Children’s understanding of knowledge (and questions)
Erika Nurmsoo

When learning from others, children run the risk of learning inaccurate information, as a speaker might be incorrect for many reasons. Importantly, children have strategies that decrease their chances of learning bad information, including rejecting speakers who do not have the relevant information (Nurmsoo & Robinson 2009). For example, we may be less likely to believe someone who tells us what happened at a meeting if they were not themselves present at that meeting. Children apply similar strategies when deciding who to believe.

Although children are good at judging when to believe a speaker who offers unsolicited information, they suffer difficulty when asking questions (Robinson, Butterfill & Nurmsoo, 2011). In these studies, one puppet looks inside the box, and one puppet does not. Although children as young as three are easily able to identify 'who knows what's in the box', they perform at chance when they must choose 'if we want to know what's in the box, who should we ask?'. This project aims to determine where children’s difficulty lies, in order to get a better idea of how children’s understanding of knowledge develops, how they  guide their own learning through asking questions, and what they consider when deciding whether – or when – to believe a source (see Robinson et al., 2011, doi: 10.1111/j.2044-835X.2011.02036.x; Nurmsoo et al., 2010, doi: 10.1007/s13164-010-0043-y).

Prospective memory and episodic future thinking in autism spectrum disorder
David Williams

Prospective memory involves remembering to carry out an intended action at the appropriate point (eg remembering to submit your essay before the deadline) and is crucial for everyday adaptive functioning.  Importantly, prospective memory is thought to be related to one’s ability to imagine one’s future (“episodic future thinking”).   Difficulties with prospective memory and episodic future thinking among people with autism spectrum disorder (ASD) may explain core aspects of the disorder (see Williams et al., 2013, Journal of Autism and Developmental Disorders, 43, 1555-1567; Williams et al., 2014, Neuropsychology, 28, 30-42).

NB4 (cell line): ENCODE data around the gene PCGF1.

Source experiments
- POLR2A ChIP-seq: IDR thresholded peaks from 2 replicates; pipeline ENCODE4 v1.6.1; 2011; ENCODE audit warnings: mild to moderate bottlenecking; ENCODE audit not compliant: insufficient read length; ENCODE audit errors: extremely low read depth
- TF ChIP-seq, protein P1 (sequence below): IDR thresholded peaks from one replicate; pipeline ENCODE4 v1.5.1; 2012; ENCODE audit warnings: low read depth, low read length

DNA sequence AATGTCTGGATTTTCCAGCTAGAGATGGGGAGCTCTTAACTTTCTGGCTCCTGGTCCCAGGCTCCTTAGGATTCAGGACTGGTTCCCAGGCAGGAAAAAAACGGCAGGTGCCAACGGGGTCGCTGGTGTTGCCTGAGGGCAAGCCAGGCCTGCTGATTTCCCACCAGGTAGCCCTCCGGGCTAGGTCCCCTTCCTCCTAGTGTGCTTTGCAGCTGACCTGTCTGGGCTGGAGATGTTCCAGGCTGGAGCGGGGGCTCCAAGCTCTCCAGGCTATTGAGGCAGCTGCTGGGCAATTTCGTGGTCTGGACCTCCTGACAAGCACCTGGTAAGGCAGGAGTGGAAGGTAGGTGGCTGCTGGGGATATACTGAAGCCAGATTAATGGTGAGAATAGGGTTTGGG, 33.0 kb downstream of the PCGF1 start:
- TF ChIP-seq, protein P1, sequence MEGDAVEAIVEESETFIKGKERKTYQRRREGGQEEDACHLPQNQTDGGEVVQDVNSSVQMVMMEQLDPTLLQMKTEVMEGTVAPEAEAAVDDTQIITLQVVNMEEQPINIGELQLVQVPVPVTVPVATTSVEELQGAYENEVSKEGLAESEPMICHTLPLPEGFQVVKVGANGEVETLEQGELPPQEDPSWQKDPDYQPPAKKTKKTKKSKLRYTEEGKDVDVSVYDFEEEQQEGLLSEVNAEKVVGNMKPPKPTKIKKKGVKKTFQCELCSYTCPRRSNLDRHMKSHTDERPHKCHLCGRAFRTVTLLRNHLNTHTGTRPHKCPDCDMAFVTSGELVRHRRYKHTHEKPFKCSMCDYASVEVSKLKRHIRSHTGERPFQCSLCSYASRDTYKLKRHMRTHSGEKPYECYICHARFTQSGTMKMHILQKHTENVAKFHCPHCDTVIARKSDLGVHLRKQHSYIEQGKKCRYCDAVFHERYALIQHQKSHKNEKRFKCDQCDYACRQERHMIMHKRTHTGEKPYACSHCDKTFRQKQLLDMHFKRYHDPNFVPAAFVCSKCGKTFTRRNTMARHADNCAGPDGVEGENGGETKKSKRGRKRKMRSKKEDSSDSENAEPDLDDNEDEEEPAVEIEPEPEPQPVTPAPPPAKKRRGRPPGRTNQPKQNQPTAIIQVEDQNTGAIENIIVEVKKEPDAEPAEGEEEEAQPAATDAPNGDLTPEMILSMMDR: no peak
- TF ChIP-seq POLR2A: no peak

The proposed project will explore the neuro-cognitive bases of prospective memory and episodic future thinking in ASD, using standard cognitive-experimental techniques and possibly neuroscientific techniques (e.g., eye-tracking; EEG).  Furthermore, the project could explore and develop intervention strategies designed to remediate difficulties with prospective memory and episodic future thinking in ASD.

Criteria

  • Candidates must hold (or expect to finish coursework for) an Honours BSc or MSc in Psychology by September 2014.
    A standard of a first or 2(i) for undergraduate degrees, or merit/distinction for postgraduate degrees, is expected; for degrees not yet completed this will be assessed on the basis of existing work. Non-British qualifications will be judged individually; we will generally require an overall result in the top two grading categories.
  • The GTA competition is open to all postgraduate research applicants. UK, EU and overseas fee paying students are invited to apply. Overseas students would have to make up the difference between the Home and Overseas tuition fees.
  • Please note that current Kent PhD students are not eligible to apply.

How to apply

Apply for a PhD place in the School of Psychology including:

  • your preferred supervisor's name;
  • a transcript of your degree marks to date (and certificate if completed);
  • the names and email addresses of two academic referees (references must also be received by the deadline below);
  • the following documents (these can be uploaded during the online application process):
    • your CV;
    • a covering letter stating why you should be awarded a Research Scholarship in Developmental Psychology 2014 (briefly describing relevant research and laboratory management experience), plus your preferred project from the list above and your reasons for this preference;
    • a recent piece of work that you have completed.
  • Please note that although the online application asks for a Research Proposal to be uploaded, you do not need to provide this. Therefore, please mark the Research Proposal as “not applicable”.

Deadline

5pm GMT, Friday 23 May 2014

Interviews are likely to be held in the week commencing 16 June 2014. We are unable to cover travel costs, but will arrange telephone/Skype interviews where appropriate.

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Last Updated: 30/04/2014